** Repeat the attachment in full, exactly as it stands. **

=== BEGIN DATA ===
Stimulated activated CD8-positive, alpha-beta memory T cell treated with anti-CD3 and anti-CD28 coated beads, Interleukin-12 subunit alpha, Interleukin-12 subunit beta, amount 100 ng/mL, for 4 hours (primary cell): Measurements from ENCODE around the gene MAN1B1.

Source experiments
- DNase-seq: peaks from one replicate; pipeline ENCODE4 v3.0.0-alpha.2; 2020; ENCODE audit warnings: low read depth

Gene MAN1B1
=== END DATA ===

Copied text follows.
Stimulated activated CD8-positive, alpha-beta memory T cell treated with anti-CD3 and anti-CD28 coated beads, Interleukin-12 subunit alpha, Interleukin-12 subunit beta, amount 100 ng/mL, for 4 hours (primary cell): Measurements from ENCODE around the gene MAN1B1.

Source experiments
- DNase-seq: peaks from one replicate; pipeline ENCODE4 v3.0.0-alpha.2; 2020; ENCODE audit warnings: low read depth

Gene MAN1B1